Case Study
Volume 48, Issue 3, March 2019

An ageing methadone population: A challenge for treating doctors

Srigala Nagarajan    Shaun L Greene    Anselm Wong    Zeff Koutsogiannis   
doi: 10.31128/AJGP-09-18-4695   |    Download article
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A man aged 60 years collapsed at home following a short illness characterised by severe vomiting. His heart rate was 30 beats per minute (bpm) and blood pressure was 110/80 mmHg at his residence. He had no chest pain and was not febrile. He was transferred urgently to an emergency department (ED). His electrocardiograph (ECG) on arrival is shown in Figure 1.

Nagarajan Methadone Figure 1

Figure 1. Patient electrocardiograph on arrival at emergency department

Question 1

What abnormalities can be seen in the patient’s ECG?

Question 2

What further patient history should be obtained?

Answer 1

The patient’s ECG reveals:

  • absolute QT interval prolongation of 600 ms
  • bradycardia
  • R on T phenomena, where QRS complexes are falling close to the T wave with the risk of initiation of ventricular arrhythmia.

Answer 2

The patient’s past medical history, current medications and events leading up to his deterioration should be considered. If available, older ECGs should be checked to determine if this is congenital or acquired prolonged QT.

Case continued

The ECG rhythm strip (Figure 2) revealed polymorphic ventricular tachycardia or torsades de pointes (TdP). The patient’s regular medications included methadone 30 mg twice daily as long-term opioid substitution therapy (OST). Weight loss had led to consultation with a naturopath, and initiation of supplements containing liquorice and silymarin seven weeks prior to presentation. Fluconazole was also commenced following general practitioner (GP) consultation for severe tongue pain with an accompanying clinical diagnosis of oral candida. After limited treatment response, fluconazole dose was doubled to 200 mg daily four weeks prior to presentation. Ear, nose and throat specialist consultation on the day of ED presentation had led to a diagnosis of inoperable squamous cell cancer of the tongue, and initiation of oxycodone as analgesia. Severe vomiting began within an hour of the first dose of 20 mg oxycodone. On arrival in the ED, the patient’s electrolytes were normal (K 4.3 mmol/L, Mg 0.74 mmol/L, Ca 2.49 mmol/L).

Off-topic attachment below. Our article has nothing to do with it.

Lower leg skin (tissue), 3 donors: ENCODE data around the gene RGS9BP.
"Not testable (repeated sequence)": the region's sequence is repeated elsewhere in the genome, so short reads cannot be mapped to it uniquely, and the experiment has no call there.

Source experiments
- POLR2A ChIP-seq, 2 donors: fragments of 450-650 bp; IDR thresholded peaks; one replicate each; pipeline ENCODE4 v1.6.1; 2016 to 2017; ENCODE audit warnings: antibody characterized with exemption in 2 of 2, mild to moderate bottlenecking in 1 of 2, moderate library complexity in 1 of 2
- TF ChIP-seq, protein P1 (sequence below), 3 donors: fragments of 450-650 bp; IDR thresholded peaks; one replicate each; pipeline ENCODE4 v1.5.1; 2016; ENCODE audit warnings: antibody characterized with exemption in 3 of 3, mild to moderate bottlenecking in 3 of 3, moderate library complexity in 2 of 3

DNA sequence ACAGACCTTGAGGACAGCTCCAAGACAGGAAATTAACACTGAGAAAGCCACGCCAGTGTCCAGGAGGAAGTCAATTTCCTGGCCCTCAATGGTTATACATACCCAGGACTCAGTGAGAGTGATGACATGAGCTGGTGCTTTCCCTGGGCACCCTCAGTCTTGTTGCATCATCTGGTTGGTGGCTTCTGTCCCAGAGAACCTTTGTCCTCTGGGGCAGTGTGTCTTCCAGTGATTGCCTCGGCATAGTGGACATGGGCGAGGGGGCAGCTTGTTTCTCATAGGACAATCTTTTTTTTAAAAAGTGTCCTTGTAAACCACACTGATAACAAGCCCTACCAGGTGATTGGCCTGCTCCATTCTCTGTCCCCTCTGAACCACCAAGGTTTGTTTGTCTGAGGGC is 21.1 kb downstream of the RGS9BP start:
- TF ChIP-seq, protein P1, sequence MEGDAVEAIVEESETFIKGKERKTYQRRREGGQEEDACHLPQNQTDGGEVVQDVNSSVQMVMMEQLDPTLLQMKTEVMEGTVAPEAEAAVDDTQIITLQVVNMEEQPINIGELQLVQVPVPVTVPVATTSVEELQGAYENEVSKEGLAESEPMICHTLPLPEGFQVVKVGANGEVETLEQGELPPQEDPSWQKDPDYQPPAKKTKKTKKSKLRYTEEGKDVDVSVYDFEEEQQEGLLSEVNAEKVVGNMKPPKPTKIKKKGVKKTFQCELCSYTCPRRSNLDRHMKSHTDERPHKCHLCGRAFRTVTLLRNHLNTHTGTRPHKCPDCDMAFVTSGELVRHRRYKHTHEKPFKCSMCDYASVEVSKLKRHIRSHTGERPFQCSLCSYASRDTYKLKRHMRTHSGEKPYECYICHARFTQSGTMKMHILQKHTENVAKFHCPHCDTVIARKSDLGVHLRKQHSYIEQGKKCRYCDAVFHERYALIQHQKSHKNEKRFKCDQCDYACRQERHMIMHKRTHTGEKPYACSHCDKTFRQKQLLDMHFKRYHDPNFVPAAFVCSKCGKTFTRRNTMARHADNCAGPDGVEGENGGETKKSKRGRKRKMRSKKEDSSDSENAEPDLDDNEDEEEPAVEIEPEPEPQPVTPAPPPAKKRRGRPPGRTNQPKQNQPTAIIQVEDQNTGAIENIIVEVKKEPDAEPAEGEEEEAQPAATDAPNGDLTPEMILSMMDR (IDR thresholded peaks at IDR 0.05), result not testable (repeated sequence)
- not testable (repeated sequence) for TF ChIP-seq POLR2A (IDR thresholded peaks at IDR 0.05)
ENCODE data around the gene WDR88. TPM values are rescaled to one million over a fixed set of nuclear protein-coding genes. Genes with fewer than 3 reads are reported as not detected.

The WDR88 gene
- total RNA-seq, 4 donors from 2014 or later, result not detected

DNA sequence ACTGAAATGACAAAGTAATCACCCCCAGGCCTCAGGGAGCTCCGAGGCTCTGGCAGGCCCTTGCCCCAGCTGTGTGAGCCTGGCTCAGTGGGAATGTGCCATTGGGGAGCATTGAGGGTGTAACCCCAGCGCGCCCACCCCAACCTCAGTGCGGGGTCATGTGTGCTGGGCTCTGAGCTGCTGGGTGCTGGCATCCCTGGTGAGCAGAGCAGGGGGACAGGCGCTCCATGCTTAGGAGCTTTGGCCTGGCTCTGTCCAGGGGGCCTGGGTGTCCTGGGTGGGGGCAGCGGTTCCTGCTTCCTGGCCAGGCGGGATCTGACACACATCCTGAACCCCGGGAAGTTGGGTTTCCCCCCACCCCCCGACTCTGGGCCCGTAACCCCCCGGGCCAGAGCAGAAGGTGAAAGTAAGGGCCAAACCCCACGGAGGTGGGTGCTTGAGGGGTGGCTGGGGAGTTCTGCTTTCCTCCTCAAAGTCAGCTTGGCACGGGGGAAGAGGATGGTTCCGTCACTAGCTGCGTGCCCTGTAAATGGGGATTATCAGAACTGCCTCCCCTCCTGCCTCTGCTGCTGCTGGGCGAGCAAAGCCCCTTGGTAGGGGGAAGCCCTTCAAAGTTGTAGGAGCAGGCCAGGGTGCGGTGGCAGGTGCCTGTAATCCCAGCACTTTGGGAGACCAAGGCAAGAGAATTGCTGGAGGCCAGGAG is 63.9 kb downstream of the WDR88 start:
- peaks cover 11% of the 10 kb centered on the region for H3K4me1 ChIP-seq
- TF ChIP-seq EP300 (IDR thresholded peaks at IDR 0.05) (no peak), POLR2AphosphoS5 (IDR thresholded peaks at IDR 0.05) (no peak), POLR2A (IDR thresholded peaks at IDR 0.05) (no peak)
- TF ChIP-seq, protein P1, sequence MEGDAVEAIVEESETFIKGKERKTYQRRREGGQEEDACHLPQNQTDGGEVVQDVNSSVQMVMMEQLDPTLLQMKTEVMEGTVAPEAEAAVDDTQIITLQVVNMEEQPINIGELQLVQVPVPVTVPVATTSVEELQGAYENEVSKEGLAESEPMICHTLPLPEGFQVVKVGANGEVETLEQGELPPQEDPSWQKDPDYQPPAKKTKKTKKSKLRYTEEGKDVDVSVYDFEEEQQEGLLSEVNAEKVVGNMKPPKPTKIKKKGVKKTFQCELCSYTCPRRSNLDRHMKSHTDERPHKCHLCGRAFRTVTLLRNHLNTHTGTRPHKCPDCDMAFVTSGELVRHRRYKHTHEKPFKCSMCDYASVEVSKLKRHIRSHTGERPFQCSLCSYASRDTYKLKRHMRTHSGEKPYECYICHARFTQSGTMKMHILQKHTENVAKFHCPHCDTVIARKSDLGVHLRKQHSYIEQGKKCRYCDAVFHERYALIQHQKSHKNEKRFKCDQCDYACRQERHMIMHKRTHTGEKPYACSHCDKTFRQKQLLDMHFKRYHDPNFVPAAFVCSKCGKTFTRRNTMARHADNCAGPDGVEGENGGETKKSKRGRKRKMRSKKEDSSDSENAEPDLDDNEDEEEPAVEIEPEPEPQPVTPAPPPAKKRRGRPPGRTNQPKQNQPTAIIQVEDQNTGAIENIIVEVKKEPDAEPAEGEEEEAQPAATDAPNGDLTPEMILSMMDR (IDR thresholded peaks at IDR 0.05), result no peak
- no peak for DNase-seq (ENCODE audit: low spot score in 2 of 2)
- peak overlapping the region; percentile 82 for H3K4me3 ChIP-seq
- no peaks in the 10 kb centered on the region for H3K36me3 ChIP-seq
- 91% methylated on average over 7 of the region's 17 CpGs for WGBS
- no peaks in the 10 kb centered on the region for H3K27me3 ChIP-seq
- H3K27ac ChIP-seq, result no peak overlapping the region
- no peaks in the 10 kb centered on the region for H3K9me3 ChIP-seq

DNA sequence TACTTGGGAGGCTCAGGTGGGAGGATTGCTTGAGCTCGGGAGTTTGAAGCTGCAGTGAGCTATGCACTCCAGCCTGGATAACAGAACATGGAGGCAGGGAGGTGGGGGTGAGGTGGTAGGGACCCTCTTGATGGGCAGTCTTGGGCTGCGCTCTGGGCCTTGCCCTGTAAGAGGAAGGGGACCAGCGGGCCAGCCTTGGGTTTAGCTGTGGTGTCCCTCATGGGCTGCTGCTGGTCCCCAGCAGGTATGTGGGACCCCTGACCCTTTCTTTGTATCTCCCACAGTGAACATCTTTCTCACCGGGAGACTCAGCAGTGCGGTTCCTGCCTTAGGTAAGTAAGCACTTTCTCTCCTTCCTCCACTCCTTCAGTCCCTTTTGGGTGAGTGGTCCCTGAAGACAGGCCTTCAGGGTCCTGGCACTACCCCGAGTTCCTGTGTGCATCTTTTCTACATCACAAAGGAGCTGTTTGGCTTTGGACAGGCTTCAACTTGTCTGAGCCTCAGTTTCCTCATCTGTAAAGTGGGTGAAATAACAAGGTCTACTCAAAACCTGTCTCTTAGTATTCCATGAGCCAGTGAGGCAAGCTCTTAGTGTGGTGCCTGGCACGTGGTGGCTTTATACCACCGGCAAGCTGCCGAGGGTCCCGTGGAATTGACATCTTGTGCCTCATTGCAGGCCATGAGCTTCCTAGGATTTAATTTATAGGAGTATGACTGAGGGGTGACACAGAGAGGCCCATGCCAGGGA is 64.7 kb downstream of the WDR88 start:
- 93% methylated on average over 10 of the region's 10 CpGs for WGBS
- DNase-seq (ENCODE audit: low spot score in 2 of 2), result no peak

Nagarajan Methadone Figure 2

Figure 2. Electrocardiograph rhythm strip from ambulance

Question 3

How do this patient’s medications increase the likelihood of clinically significant QT prolongation?

Question 4

Why does methadone metabolism vary over time and between patients?

Question 5

How prevalent is methadone use?

Question 6

What is the acute management of TdP?

Question 7

How can GPs help patients avoid dangerous interactions?

Answer 3

The association between methadone use and QT interval prolongation is well documented.1 Methadone is largely metabolised by hepatic cytochrome P450 3A4, which is inhibited by liquorice, silymarin and fluconazole, potentially leading to increased serum methadone concentration.2,3 Oxycodone has also been documented to prolong QT interval duration.4 Medications that prolong the QT interval and other concurrent factors (bradycardia, hypokalemia, hypomagnesemia) can put individuals at increased risk of TdP.